Air combat games are often skirmish game sized [3-20 figs]. I think your idea has most merit in an air “duel” game [1 v 1 or 1 v 2], if you are prepared to abstract the rest of the battle and the “stance” (attitude) of the aircraft is such a vital determinant of future position it will be very difficult to abstract much more than games do already.

I may very well be misunderstanding the above.  If stance is important in duel games, it seems that existing air combat games would be put into that category since they detail/display/control the ‘stance’ of the aircraft to a much greater degree than most (all?) land duel games (if the latter do so at all) rather than assign a game type (duel or skirmish) based on the number of figures involved.


To make an air combat skirmish game as I propose, it needs simply to use the ‘position’ emphasis that land combat games use -ie: position/location detailed to within combat range only.  Figures are moved generally around the battlefield, and when within the ‘engagement area’ of one or more other figures combat takes place.  What happens in the fast-and-furious flurry of action is not detailed or displayed by the figures themselves (and most importantly: not controlled by the players), but is resolved/tracked abstractly via stats and dice rolls.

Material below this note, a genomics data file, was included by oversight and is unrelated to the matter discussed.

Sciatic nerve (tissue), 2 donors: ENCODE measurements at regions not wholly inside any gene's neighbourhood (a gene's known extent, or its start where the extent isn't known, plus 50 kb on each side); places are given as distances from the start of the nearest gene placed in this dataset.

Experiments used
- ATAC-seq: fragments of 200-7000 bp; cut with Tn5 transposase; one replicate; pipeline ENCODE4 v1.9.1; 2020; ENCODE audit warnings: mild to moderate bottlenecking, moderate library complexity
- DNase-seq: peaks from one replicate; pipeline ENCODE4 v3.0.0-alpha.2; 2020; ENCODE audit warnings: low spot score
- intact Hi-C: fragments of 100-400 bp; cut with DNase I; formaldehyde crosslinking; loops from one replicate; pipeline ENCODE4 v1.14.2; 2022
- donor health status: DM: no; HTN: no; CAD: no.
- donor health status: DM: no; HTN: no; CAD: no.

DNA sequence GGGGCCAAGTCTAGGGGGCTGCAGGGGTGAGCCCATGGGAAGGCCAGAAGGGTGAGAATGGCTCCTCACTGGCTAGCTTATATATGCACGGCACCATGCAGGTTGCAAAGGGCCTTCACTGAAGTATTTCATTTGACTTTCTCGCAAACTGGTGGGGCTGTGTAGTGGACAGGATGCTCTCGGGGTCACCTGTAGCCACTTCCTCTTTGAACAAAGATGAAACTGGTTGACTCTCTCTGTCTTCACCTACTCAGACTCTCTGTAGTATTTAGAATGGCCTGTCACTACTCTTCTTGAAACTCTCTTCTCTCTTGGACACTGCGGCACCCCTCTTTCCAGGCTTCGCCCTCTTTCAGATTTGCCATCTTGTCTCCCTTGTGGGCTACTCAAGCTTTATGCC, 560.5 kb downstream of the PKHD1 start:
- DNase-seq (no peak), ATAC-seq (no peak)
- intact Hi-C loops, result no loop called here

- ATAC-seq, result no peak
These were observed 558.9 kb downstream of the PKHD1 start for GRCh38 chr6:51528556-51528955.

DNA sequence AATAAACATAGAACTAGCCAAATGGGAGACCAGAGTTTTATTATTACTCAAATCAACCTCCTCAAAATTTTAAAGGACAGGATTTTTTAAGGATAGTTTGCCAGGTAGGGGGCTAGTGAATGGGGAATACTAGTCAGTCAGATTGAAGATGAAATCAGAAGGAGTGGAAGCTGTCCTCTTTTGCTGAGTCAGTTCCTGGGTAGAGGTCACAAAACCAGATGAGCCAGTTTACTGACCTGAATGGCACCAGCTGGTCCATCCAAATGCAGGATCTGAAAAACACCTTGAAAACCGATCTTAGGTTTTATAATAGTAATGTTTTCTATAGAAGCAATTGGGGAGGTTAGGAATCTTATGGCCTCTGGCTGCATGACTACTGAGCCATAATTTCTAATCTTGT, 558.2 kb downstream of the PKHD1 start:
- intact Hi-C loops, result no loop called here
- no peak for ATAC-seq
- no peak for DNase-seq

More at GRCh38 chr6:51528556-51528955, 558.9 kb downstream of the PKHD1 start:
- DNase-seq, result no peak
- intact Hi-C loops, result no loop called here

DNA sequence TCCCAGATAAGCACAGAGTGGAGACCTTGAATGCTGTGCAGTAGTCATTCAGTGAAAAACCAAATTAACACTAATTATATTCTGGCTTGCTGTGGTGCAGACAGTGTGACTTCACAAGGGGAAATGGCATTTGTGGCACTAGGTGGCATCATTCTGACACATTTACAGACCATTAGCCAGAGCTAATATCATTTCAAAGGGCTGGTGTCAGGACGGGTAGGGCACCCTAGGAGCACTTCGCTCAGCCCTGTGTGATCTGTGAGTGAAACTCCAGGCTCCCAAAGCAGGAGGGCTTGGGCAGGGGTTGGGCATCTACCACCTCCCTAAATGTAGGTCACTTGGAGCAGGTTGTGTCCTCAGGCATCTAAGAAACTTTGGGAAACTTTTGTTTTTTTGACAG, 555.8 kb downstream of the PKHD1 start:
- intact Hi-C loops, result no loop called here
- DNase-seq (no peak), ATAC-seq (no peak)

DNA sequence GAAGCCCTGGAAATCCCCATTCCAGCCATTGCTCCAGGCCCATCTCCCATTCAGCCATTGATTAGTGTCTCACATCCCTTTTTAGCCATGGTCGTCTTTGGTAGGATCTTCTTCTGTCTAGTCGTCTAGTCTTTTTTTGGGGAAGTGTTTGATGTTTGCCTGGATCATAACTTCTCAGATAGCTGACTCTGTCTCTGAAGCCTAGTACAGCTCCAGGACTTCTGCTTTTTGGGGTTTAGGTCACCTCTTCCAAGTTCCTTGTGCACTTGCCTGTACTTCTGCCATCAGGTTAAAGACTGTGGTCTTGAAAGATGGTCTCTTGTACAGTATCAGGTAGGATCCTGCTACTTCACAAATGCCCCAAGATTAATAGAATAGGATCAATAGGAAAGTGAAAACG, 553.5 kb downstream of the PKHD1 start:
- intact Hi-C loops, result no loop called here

Again: the time/space for action/reaction within an engagement area differs by (perhaps) a factor of 100 between the two, but that doesn’t seem to me to be a deal-breaker when it comes to pinching the ideas of land games and using them in the air.


…I think it will break down when there are more than a few aircraft per side, where position can’t be ignored…

Misunderstanding on my part again.  I don’t see how more aircraft are a hindrance to the idea.  I’m guessing it’s to do with the term ‘position’, which I take to mean as it (generally) does in land games: location detailed to within combat range (maybe ~10′ or so at most?).  For an air game this would be as much as 100 times as much – so location detailed to within 1000′.  Since they (aircraft) are always on the move as well as changing direction (within an engagement area, anyway, just like their land counterparts) not plunking the model down in a particular spot with a particular facing at a random moment in time seems like an okay thing to do (just as it -displaying a particular stance- isn’t done in land games).


That’s most likely too much blather for one sitting, so I’ll let it go for now.


PS- two important things genre-wise: For the purposes of my exploration, ‘land’ means hand-to-hand (not missile weapons) and ‘air’ means the first 30 years when the weapons(guns) and speeds of aircraft create a viable meaning of an ‘engagement area’ – jets and missiles are a whole different can o’ worms!


PPS – Just to bring over the relevant stuff from the other thread, I think it may be valuable to post this again:

 BTW, none of this is to suggest that there couldn’t be a very good game that doesn’t require (relatively) accurate plotting of aircraft position: just that I at least find it much harder to intuit what that game might look like.

My reply: Take a look at these (esp. entries for 13 and 21 May for multiple pics):  http://www.thewargameswebsite.com/forums/topic/100-years-ago/